China says stance of US official on human rights resolution "arrogant" - Xinhua Chinese foreign ministry Monday refuted the remarks of a U.S. official regarding a UN resolution titled "promoting mutually beneficial cooperation in the field of human rights," which was adopted by the UN Human Rights Council last Friday. "The U.S. official's remarks are very unreasonable, and it demonstrates some people's ignorance and arrogance," said foreign ministry spokesperson Hua Chunying at a daily pres briefing in response to U.S. diplomat Jason Mack's remarks that China "tries to glorify its own idea of mutually beneficial cooperation." 

Maldives looks to ‘long lost cousin’ China, despite ‘brother’ India’s concerns | South China Morning Post Envoy says country will further embrace Chinese investment, as Maldivian president lifts 45-day state of emergency in troubled South Asian nation

U.S. House panel to probe China military footprint in Africa: chairman - Reuters Nunes cited China’s opening last summer of a military base in Djibouti, in the Horn of Africa and at the entrance of Red Sea, as an example of how Beijing is jockeying to assert power of trade.

Pakistanis distressed as Uighur wives vanish in China dragnet - DAWN.COM Their families, they learned, had disappeared into a growing network of shadowy “re-education centres” that have swept up the region's Uighur Muslim minority over fears of Islamic militancy crossing the border from Pakistan. “My wife and kids were taken away by the Chinese authorities in March last year and I haven't heard from them since,” said Iqbal, a Pakistani businessman who declined to give his surname over concern about his family's safety.

Draft rules issued on consular protection to help Chinese abroad - Global Times When Chinese nationals are held in custody, arrested or have their liberty restricted, China's diplomatic departments will ensure Chinese citizens enjoy humanitarian and fair treatment, the draft reads. The law also clarifies the wrong notion that "China's consulate is responsible for everything abroad," said Ma Zhengang, a former senior diplomat and vice president of China Public Diplomacy Association. The draft listed five situations not in the scope of consular services including arbitration of labor disputes or investigation of any legal cases involving Chinese nationals.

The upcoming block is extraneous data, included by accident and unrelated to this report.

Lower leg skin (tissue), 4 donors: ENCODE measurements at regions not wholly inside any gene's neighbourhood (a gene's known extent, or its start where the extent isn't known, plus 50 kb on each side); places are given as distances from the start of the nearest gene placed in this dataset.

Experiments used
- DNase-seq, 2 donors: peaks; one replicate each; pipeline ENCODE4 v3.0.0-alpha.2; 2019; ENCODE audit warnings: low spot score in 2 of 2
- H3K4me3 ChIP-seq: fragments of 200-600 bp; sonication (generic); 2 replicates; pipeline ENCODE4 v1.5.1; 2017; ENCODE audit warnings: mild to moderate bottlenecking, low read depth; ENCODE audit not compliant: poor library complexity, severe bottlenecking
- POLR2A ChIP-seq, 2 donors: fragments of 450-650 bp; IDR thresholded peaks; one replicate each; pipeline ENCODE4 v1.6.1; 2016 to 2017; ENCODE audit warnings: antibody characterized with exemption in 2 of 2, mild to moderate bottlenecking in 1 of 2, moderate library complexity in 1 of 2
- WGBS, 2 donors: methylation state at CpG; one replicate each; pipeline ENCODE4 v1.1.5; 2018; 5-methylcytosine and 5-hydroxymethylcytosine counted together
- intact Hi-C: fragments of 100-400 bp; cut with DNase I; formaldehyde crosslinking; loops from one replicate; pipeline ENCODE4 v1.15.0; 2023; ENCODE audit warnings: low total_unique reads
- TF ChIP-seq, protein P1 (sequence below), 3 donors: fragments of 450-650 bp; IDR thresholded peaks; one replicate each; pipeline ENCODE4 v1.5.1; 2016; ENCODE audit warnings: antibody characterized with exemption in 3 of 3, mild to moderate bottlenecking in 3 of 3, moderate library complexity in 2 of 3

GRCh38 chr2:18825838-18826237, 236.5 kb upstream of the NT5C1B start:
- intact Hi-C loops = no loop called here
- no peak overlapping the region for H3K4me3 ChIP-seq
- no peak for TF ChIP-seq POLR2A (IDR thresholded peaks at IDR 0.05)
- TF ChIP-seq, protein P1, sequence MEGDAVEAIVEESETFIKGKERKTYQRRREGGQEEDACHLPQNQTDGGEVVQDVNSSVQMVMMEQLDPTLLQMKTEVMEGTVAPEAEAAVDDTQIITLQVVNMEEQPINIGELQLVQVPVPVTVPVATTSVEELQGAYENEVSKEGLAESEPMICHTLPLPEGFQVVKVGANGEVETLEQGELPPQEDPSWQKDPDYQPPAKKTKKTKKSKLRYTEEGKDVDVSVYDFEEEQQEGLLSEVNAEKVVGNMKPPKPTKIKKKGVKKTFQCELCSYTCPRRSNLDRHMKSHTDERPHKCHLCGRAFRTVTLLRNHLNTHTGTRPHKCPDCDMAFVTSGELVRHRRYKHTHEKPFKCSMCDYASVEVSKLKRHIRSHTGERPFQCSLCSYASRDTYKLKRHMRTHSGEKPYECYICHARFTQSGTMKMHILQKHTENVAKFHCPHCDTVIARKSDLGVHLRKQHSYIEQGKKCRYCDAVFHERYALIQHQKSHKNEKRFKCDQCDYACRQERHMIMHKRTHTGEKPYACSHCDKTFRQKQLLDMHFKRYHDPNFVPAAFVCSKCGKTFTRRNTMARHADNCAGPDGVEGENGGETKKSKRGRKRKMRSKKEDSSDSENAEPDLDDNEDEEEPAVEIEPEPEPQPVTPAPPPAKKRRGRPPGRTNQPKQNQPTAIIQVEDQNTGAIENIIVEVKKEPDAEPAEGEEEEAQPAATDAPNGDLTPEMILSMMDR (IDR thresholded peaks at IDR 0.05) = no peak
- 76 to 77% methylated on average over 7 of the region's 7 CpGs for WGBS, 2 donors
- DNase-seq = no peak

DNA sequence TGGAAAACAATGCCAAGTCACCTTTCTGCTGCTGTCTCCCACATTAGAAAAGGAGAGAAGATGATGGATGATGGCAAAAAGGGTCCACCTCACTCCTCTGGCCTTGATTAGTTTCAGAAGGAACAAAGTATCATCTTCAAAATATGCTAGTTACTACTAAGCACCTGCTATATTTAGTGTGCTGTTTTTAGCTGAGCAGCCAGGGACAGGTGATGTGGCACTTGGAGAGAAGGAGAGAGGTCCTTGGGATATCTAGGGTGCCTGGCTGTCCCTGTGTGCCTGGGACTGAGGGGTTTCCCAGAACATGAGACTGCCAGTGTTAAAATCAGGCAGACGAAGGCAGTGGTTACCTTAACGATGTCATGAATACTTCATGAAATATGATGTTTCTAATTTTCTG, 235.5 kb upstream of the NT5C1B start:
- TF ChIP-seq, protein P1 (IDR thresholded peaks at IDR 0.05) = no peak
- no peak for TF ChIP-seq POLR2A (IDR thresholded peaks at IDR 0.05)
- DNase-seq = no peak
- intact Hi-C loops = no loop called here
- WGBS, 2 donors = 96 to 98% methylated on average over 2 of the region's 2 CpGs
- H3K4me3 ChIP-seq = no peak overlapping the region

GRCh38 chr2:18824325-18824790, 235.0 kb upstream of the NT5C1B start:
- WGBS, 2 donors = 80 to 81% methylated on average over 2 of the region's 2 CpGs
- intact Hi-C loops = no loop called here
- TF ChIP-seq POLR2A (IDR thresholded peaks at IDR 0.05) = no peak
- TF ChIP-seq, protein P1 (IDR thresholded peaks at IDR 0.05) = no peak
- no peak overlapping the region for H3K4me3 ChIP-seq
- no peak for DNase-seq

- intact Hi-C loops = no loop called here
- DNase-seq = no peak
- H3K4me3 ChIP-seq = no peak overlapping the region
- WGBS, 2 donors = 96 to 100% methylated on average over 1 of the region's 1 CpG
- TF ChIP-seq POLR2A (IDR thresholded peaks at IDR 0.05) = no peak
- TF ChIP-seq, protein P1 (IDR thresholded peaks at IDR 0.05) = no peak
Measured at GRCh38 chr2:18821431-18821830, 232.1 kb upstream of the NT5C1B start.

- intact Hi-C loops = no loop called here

The Art of Peace: A Young Chinese Woman’s Unlikely Career Choice - Sixth Tone While her peers donned suits and started their careers in office buildings or flew abroad to further their studies, 22-year-old French major Zhang Zixuan disappeared to a training ground in northwestern China’s Xinjiang Uyghur Autonomous Region upon graduation from university last June. When she resurfaced earlier this month, it was at a ceremony inducting her into China’s new permanent UN peacekeeping unit.


Tech And Media

Huawei Rings Up Top-Level Management Changes - Caixin Global As part of the broader shift, Huawei, a Chinese leader on the global technology stage, will eliminate its current rotating CEO position, while retaining its fixed CEO position held by founder Ren Zhengfei. It will also install a new rotating chairman’s position, a company spokeswoman confirmed to Caixin. The overhaul will leave the company with dual positions of chairman and a separate rotating chairman at the top, and a single CEO. The shift will see Liang Hua take over as chairman of the company, replacing Sun Yafang. Born in 1955, Sun had served as Huawei’s chairwoman since 1999, and joined the company just two years after its founding in 1987. Liang is nine years Sun’s junio

Phone users set to foot the bill amid fears over China tech power - Sydney Morning Herald Fairfax Media can reveal that US President Donald Trump raised the US concerns about Huawei directly with Mr Turnbull and other officials, but those aware of the talks said this did not mean Australia had decided to ban the company. The Turnbull government’s message to the US was that the Trump administration must do more to prevent Chinese companies leapfrogging their American competitors and offering cheaper and better technology.

Beijing Designates Suburban Roads as Driverless-Car Test Zones - Caixin Global The 33 designated roads are located mainly in less-populated areas in the suburban districts of Shunyi, Haidian and Yizhuang, Beijing’s Municipal Commission of Transport said Thursday (link in Chinese). Warning signs will be placed on the 33 roads, and all autonomous cars will have to be emblazoned with striking designs that indicate that they are self-driving, according to the commission. The statement did not specify a date on which testing will be permitted to begin.